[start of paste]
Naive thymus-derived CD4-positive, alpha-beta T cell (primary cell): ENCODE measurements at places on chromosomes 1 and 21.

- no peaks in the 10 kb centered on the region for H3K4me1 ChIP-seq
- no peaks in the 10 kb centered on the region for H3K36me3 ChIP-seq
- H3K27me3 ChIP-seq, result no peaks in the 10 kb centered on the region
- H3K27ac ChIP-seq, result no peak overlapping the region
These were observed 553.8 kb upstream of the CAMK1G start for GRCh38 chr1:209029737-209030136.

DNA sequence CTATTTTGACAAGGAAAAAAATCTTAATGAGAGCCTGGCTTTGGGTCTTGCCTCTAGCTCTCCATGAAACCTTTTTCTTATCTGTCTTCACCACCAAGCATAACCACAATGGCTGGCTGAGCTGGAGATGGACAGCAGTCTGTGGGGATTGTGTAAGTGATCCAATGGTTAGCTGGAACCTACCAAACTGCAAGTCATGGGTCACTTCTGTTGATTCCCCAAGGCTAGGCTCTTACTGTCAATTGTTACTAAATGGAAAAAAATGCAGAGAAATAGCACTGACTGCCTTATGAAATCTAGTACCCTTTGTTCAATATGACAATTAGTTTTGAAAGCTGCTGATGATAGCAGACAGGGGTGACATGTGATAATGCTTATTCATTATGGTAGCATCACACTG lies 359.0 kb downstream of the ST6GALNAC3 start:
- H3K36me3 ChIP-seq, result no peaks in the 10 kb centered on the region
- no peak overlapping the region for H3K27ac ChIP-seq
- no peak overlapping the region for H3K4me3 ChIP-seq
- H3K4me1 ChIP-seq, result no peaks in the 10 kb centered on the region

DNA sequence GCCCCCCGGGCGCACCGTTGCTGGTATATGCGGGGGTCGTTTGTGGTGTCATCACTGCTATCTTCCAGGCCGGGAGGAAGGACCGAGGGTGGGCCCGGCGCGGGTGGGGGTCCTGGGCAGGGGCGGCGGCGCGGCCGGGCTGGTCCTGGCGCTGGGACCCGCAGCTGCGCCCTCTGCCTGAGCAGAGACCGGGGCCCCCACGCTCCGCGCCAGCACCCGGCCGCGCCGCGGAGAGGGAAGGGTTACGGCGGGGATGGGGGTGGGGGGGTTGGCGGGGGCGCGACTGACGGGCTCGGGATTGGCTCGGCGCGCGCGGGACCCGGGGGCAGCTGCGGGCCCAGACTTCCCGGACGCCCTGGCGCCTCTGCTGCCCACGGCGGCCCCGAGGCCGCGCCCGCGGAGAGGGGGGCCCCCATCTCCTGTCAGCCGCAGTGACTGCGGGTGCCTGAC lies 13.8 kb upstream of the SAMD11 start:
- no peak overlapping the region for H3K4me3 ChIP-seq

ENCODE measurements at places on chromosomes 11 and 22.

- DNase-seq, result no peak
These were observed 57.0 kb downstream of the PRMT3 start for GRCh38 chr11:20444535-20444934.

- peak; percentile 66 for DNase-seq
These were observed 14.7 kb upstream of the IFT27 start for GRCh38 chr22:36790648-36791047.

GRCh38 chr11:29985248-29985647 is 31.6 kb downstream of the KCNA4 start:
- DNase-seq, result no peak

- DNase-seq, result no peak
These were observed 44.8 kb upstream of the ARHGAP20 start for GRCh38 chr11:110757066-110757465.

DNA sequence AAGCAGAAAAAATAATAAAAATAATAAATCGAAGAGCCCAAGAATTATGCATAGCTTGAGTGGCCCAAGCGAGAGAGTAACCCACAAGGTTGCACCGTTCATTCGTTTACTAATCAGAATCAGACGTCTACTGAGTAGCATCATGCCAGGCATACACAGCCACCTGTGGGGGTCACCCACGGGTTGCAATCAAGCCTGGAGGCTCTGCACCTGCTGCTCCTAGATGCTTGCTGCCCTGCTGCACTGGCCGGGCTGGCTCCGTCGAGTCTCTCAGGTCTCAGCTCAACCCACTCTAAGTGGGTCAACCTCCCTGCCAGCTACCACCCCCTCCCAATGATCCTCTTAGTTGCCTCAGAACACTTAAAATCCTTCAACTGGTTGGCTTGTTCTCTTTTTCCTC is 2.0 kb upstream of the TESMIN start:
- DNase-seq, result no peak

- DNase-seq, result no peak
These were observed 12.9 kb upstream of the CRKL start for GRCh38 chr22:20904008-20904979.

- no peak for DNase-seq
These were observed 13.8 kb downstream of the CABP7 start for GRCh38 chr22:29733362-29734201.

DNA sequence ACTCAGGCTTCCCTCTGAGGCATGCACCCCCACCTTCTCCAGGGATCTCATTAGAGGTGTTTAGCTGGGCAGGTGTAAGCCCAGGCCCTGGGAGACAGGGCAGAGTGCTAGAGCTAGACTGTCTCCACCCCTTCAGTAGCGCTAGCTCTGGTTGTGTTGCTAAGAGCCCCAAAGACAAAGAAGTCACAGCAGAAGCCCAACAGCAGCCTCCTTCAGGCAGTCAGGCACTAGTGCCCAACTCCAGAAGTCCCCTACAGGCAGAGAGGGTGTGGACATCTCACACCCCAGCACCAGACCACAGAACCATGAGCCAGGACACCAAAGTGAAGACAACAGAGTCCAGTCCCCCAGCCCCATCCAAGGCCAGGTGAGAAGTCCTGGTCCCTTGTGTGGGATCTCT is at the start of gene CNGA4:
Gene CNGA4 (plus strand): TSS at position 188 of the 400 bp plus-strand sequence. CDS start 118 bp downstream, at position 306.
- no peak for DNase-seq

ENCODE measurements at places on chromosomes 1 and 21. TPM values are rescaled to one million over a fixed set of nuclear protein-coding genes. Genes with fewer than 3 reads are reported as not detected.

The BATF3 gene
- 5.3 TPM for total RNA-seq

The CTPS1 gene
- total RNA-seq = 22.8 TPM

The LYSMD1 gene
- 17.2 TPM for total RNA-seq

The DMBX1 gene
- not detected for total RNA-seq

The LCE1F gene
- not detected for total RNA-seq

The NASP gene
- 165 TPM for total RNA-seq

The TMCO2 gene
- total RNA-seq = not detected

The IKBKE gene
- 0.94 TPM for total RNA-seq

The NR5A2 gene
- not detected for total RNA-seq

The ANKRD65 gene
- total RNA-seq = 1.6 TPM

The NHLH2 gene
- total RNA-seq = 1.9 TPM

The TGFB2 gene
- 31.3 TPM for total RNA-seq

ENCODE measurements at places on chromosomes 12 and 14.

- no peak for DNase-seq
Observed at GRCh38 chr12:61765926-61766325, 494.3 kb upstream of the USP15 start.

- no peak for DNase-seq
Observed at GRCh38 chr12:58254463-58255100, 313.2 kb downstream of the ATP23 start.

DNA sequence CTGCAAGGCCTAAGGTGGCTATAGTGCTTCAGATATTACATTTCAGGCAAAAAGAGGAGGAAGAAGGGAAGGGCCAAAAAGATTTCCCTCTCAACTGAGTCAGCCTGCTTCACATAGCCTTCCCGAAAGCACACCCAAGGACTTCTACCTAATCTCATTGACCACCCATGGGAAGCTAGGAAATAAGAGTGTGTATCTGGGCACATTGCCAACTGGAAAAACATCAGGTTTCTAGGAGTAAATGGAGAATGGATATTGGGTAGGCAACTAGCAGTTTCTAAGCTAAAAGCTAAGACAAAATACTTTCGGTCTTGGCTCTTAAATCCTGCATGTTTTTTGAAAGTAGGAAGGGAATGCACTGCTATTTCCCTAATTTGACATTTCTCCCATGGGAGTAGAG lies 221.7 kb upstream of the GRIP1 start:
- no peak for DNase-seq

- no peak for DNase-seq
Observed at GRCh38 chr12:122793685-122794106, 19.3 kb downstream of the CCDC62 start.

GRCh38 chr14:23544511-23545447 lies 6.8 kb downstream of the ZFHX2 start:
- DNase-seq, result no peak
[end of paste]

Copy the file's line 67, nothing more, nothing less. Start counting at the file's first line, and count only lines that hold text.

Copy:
- DNase-seq, result no peak